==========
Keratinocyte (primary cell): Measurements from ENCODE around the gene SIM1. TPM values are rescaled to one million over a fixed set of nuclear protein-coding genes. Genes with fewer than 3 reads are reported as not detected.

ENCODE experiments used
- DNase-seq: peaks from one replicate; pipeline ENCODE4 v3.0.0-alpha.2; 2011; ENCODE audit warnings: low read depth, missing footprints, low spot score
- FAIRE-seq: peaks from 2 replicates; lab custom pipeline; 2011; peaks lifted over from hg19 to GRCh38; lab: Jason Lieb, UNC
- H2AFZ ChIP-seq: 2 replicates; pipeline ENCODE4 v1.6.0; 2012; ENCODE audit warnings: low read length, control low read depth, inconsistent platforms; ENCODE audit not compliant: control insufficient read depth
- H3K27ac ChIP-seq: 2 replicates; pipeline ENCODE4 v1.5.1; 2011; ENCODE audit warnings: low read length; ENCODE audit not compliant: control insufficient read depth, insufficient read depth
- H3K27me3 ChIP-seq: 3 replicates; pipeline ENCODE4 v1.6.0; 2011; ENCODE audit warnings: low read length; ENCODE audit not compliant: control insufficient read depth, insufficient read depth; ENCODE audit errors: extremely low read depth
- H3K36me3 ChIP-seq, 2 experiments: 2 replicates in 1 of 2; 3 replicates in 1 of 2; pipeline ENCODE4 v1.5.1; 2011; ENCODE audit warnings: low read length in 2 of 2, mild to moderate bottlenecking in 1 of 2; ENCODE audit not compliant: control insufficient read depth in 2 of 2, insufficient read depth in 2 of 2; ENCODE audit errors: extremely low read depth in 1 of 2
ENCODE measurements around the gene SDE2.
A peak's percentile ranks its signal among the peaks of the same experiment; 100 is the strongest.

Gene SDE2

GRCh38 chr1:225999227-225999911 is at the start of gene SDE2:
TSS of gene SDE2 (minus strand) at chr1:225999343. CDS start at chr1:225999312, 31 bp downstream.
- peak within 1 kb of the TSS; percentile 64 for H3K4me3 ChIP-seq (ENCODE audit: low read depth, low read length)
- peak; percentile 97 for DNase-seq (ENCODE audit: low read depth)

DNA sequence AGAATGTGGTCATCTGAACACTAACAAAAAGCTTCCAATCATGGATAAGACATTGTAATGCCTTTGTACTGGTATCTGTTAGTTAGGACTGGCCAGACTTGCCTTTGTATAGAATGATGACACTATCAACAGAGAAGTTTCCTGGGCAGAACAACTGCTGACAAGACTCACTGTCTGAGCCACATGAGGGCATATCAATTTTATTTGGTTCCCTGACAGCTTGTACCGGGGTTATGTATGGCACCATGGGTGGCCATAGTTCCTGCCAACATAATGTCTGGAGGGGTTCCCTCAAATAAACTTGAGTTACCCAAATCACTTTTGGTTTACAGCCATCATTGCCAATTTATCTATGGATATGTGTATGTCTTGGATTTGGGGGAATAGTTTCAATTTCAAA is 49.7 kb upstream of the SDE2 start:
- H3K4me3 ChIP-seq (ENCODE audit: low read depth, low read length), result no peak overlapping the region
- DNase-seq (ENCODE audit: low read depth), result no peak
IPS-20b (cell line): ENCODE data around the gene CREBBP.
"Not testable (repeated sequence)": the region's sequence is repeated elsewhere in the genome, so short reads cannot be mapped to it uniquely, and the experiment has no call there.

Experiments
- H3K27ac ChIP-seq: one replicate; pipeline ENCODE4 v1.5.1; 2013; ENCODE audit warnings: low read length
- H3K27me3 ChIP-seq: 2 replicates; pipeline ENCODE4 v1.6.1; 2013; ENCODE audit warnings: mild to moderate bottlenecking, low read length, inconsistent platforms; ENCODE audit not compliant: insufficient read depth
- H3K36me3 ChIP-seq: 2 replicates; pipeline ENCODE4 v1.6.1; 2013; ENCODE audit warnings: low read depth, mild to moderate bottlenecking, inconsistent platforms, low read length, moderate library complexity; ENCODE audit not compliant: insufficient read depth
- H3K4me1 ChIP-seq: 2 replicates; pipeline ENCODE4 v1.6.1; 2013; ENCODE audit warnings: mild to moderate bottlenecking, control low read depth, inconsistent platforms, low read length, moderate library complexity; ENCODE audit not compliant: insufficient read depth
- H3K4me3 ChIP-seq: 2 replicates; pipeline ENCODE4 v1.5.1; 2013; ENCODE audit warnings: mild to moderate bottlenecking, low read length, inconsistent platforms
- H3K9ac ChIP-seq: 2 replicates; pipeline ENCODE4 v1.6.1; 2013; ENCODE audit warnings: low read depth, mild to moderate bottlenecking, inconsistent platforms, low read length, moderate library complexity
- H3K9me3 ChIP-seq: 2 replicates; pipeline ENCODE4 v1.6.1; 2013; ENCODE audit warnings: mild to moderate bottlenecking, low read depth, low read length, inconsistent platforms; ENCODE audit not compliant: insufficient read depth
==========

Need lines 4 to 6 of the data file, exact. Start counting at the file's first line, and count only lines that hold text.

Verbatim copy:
- FAIRE-seq: peaks from 2 replicates; lab custom pipeline; 2011; peaks lifted over from hg19 to GRCh38; lab: Jason Lieb, UNC
- H2AFZ ChIP-seq: 2 replicates; pipeline ENCODE4 v1.6.0; 2012; ENCODE audit warnings: low read length, control low read depth, inconsistent platforms; ENCODE audit not compliant: control insufficient read depth
- H3K27ac ChIP-seq: 2 replicates; pipeline ENCODE4 v1.5.1; 2011; ENCODE audit warnings: low read length; ENCODE audit not compliant: control insufficient read depth, insufficient read depth